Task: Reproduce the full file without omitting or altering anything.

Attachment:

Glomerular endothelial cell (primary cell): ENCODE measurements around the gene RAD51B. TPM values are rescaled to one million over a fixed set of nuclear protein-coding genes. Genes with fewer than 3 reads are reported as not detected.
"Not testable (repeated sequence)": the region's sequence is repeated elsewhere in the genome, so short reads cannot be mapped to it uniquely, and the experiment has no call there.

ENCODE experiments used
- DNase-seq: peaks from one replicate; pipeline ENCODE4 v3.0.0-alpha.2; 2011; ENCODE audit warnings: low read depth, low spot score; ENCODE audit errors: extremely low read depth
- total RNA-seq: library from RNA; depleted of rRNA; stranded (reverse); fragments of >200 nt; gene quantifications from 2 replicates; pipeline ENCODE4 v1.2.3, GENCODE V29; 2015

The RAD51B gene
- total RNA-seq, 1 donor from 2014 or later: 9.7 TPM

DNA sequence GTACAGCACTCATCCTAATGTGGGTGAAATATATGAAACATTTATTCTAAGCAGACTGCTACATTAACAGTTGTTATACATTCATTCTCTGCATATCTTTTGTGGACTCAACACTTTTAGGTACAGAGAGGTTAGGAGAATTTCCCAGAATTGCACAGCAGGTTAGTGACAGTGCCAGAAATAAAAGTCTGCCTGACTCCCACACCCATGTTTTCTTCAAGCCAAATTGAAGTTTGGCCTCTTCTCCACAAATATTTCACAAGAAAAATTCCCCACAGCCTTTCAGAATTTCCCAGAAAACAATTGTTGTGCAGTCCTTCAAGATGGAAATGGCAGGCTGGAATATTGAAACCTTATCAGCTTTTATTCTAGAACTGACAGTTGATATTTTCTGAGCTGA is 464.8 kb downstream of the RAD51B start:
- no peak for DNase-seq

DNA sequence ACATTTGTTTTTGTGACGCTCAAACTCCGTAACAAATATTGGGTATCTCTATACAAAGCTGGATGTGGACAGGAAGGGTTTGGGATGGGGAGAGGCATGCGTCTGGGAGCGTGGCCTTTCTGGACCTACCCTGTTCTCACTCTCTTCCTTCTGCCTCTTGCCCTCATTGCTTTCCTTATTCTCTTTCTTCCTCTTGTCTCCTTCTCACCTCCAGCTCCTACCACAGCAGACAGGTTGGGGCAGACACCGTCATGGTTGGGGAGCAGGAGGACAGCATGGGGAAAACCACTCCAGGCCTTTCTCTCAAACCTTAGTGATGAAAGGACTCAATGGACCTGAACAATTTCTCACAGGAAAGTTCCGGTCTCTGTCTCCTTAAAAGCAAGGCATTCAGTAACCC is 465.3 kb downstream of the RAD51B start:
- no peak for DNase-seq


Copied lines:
Glomerular endothelial cell (primary cell): ENCODE measurements around the gene RAD51B. TPM values are rescaled to one million over a fixed set of nuclear protein-coding genes. Genes with fewer than 3 reads are reported as not detected.
"Not testable (repeated sequence)": the region's sequence is repeated elsewhere in the genome, so short reads cannot be mapped to it uniquely, and the experiment has no call there.

ENCODE experiments used
- DNase-seq: peaks from one replicate; pipeline ENCODE4 v3.0.0-alpha.2; 2011; ENCODE audit warnings: low read depth, low spot score; ENCODE audit errors: extremely low read depth
- total RNA-seq: library from RNA; depleted of rRNA; stranded (reverse); fragments of >200 nt; gene quantifications from 2 replicates; pipeline ENCODE4 v1.2.3, GENCODE V29; 2015

The RAD51B gene
- total RNA-seq, 1 donor from 2014 or later: 9.7 TPM

DNA sequence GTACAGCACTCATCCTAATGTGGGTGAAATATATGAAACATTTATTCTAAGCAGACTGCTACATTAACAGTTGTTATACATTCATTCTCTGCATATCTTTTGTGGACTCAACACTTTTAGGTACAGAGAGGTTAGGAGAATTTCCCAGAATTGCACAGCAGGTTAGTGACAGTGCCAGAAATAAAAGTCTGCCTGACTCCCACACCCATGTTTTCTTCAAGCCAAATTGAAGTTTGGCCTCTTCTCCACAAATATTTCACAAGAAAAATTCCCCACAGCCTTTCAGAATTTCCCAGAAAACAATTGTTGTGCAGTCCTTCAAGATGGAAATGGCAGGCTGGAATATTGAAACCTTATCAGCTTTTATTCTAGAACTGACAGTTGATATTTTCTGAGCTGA is 464.8 kb downstream of the RAD51B start:
- no peak for DNase-seq

DNA sequence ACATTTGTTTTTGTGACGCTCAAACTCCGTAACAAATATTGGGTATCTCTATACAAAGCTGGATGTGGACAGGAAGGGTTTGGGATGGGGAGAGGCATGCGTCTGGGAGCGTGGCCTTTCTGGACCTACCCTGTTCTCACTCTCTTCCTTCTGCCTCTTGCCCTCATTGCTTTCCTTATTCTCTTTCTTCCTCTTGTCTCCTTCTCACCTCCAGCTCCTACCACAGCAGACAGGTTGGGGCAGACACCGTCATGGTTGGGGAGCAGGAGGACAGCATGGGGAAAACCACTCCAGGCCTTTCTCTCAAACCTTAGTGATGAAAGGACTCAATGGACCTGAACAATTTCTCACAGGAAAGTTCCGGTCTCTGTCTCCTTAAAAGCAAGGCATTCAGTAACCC is 465.3 kb downstream of the RAD51B start:
- no peak for DNase-seq